By Aminah Sheikh
Let’s get down to brass tacks. Why do you write?
I was always fond of reading. When I was young, I read constantly, often finishing a novel in a day. But I never aspired to becoming a writer. In school I was fascinated by chemical equations and lab experiments, but was never encouraged to go into Chemistry. I studied English Literature in college and graduate school and worked as a professor for some years. I write because that is the only thing I know how to do.
Tell us about your most recent book or writing project. What were you trying to say or achieve with it?
Tourist Season (published by Speaking Tiger), a collection of two novellas is my most recent book. Having written a novel, Silk Fish Opium, and a book of short stories, Train to Bombay, I was eager to take on the challenge of the novella. It is a difficult and eccentric form, but offers immense possibilities. I was also attempting to focus on environmental issues, and this theme is embedded in both the novellas.
Describe your writing aesthetic.
I try to write everyday, from about 8:00am until 2:00pm. I use a laptop computer for the manuscript, but outline scenes and take notes longhand on chits of paper. Whenever I get stuck while writing, I pace the floor. I end up pacing a great deal.
Who are your favorite authors?
That’s a difficult question. There are so many authors I admire for different reasons. But to name a few, I’d say John Banville, Ian McEwan, William Trevor, ItaloCalvino, Haruki Murakami, Gustave Flaubert, Magda Szabó, Ruth Ozeiki, Laleh Khadivi, Hillary Mantel, Michael Ondaatje, and J. M. Coetzee.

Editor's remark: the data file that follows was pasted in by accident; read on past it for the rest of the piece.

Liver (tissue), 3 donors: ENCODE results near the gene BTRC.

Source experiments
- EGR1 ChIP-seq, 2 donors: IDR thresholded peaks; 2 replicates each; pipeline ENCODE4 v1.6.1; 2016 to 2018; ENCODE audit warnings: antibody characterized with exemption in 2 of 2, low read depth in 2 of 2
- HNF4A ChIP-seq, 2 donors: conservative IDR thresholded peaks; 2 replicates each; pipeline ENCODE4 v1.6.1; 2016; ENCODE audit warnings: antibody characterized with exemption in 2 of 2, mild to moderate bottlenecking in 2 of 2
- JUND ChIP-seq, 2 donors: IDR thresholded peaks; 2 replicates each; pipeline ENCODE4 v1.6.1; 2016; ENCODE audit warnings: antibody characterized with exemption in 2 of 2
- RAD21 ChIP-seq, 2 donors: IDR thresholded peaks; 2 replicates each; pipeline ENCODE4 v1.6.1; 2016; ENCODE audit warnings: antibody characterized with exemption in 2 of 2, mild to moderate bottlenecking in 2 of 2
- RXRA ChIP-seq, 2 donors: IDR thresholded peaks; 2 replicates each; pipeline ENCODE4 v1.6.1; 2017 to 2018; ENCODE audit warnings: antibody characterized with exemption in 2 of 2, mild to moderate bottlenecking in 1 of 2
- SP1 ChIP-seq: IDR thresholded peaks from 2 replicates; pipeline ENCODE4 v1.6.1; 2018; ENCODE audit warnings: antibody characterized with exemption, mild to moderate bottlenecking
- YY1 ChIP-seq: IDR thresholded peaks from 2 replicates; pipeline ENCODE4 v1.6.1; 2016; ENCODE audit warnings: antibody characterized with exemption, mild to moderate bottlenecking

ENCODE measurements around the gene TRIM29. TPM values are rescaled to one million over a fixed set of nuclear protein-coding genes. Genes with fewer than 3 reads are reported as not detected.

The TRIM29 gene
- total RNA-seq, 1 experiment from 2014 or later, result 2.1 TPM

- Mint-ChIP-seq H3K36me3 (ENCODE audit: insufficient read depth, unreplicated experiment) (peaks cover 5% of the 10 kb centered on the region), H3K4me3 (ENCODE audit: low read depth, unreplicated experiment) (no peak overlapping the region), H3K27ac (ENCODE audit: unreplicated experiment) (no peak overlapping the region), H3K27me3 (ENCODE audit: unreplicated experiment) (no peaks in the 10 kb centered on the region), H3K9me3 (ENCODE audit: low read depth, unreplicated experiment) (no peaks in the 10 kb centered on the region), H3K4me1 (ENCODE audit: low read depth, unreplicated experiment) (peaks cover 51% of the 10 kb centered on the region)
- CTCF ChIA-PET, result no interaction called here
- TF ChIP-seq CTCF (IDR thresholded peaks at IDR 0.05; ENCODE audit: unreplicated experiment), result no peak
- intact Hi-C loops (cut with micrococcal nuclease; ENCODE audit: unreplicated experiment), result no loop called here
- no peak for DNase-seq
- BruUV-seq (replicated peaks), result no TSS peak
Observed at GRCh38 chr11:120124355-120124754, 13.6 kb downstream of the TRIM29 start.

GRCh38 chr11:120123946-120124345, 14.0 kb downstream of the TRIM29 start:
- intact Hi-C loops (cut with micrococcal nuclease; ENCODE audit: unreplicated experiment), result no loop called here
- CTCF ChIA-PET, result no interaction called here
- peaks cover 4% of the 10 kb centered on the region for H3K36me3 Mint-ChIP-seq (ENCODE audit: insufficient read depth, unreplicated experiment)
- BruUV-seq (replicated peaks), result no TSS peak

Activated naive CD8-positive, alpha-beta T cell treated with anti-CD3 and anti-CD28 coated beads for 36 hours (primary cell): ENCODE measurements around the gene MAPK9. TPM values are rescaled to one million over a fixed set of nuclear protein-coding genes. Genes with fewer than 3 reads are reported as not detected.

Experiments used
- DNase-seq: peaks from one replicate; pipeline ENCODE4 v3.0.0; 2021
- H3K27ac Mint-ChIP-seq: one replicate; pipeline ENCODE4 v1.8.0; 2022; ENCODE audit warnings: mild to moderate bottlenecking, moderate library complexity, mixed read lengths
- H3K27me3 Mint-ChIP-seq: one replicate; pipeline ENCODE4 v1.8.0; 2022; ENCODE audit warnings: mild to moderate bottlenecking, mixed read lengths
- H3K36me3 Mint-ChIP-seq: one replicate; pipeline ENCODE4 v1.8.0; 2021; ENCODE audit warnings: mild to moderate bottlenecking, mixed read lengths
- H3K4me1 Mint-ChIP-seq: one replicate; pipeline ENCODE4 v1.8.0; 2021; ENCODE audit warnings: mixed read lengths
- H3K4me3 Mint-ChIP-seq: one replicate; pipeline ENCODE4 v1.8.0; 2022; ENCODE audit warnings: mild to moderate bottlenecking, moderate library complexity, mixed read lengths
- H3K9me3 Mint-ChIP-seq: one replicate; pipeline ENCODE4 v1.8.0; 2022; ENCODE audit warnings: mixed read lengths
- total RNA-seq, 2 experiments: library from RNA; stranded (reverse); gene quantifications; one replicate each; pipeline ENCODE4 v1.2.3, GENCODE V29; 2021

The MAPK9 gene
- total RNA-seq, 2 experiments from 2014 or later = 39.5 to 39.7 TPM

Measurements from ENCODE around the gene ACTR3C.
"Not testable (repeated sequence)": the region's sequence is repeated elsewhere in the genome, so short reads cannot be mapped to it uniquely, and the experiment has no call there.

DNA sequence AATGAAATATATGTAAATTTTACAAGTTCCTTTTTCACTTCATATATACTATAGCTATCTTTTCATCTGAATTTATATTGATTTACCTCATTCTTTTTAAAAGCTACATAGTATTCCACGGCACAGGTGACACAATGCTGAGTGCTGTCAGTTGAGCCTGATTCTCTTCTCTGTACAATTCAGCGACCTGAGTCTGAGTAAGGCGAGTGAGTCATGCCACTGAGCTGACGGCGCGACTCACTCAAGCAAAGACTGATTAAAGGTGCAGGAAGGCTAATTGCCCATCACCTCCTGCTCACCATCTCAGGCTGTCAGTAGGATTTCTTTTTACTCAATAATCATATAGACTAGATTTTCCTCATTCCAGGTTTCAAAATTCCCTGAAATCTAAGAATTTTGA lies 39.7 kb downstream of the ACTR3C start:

What’s the most challenging piece of writing you’ve attempted? Tell us why.
Every piece of writing I attempt is a challenge. On a good day, I can write a page. But good days are rare.
What’s your idea of bliss?
Those rare good days when a prolific muse takes up a perch at my shoulder and quietly dictates the story and all I’m doing is writing it down.
What makes you angry, and I mean all-out-smash-the-china raving mad?
People who say: “If I had the time, I’d write a book.”
What books would you take with you on a three-month retreat in the boondocks?
The Brothers Karamazov by Fyodor Dostoyevsky, books of poetry by Jalāl ad-Dīn Muhammad Rūmī and Matsuo Basho.
Your house is burning down. What’s the most important thing you’d want to take with you?
I don’t know.
But I’ll tell you this: When Jean Cocteau was asked, “If your house was on fire, and you could save only one thing, what would you save?” he answered, “I would save the fire!”
I love his answer.
Describe your life philosophy. In a sentence.
My philosophy of life is to wake up in the morning, go to bed at night, and in between try to do something worthwhile.
Jaina Sanga was born and grew up in Mumbai. She is the author of a novel, Silk Fish Opium, and a collection of stories, Train to Bombay. Her stories and essays have appeared in Asia Literary Review, Epiphany and Southwest Review, among other publications. She lives in Addison, Texas.